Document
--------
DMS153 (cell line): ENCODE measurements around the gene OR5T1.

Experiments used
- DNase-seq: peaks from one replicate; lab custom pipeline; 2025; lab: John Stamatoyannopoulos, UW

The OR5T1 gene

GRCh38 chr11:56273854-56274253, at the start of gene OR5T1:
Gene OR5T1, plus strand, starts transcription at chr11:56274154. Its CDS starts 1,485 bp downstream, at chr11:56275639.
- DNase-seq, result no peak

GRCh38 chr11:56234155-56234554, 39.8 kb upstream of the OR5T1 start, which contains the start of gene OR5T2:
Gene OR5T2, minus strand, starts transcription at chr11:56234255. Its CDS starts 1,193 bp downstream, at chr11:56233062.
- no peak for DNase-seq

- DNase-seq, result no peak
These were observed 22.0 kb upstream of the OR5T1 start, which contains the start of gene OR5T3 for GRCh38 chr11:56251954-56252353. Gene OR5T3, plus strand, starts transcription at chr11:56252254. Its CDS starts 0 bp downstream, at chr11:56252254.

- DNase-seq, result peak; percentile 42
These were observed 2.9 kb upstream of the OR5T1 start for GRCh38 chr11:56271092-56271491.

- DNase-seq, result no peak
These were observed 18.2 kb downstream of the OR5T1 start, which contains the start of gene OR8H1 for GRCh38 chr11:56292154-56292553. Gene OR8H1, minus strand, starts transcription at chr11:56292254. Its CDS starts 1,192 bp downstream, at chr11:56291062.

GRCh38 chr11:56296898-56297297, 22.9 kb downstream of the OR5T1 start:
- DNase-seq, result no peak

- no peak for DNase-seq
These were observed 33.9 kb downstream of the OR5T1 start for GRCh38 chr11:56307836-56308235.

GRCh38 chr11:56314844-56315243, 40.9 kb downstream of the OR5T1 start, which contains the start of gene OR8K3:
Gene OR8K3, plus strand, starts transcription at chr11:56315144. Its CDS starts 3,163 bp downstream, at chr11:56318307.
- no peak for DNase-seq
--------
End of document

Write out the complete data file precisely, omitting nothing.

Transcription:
DMS153 (cell line): ENCODE measurements around the gene OR5T1.

Experiments used
- DNase-seq: peaks from one replicate; lab custom pipeline; 2025; lab: John Stamatoyannopoulos, UW

The OR5T1 gene

GRCh38 chr11:56273854-56274253, at the start of gene OR5T1:
Gene OR5T1, plus strand, starts transcription at chr11:56274154. Its CDS starts 1,485 bp downstream, at chr11:56275639.
- DNase-seq, result no peak

GRCh38 chr11:56234155-56234554, 39.8 kb upstream of the OR5T1 start, which contains the start of gene OR5T2:
Gene OR5T2, minus strand, starts transcription at chr11:56234255. Its CDS starts 1,193 bp downstream, at chr11:56233062.
- no peak for DNase-seq

- DNase-seq, result no peak
These were observed 22.0 kb upstream of the OR5T1 start, which contains the start of gene OR5T3 for GRCh38 chr11:56251954-56252353. Gene OR5T3, plus strand, starts transcription at chr11:56252254. Its CDS starts 0 bp downstream, at chr11:56252254.

- DNase-seq, result peak; percentile 42
These were observed 2.9 kb upstream of the OR5T1 start for GRCh38 chr11:56271092-56271491.

- DNase-seq, result no peak
These were observed 18.2 kb downstream of the OR5T1 start, which contains the start of gene OR8H1 for GRCh38 chr11:56292154-56292553. Gene OR8H1, minus strand, starts transcription at chr11:56292254. Its CDS starts 1,192 bp downstream, at chr11:56291062.

GRCh38 chr11:56296898-56297297, 22.9 kb downstream of the OR5T1 start:
- DNase-seq, result no peak

- no peak for DNase-seq
These were observed 33.9 kb downstream of the OR5T1 start for GRCh38 chr11:56307836-56308235.

GRCh38 chr11:56314844-56315243, 40.9 kb downstream of the OR5T1 start, which contains the start of gene OR8K3:
Gene OR8K3, plus strand, starts transcription at chr11:56315144. Its CDS starts 3,163 bp downstream, at chr11:56318307.
- no peak for DNase-seq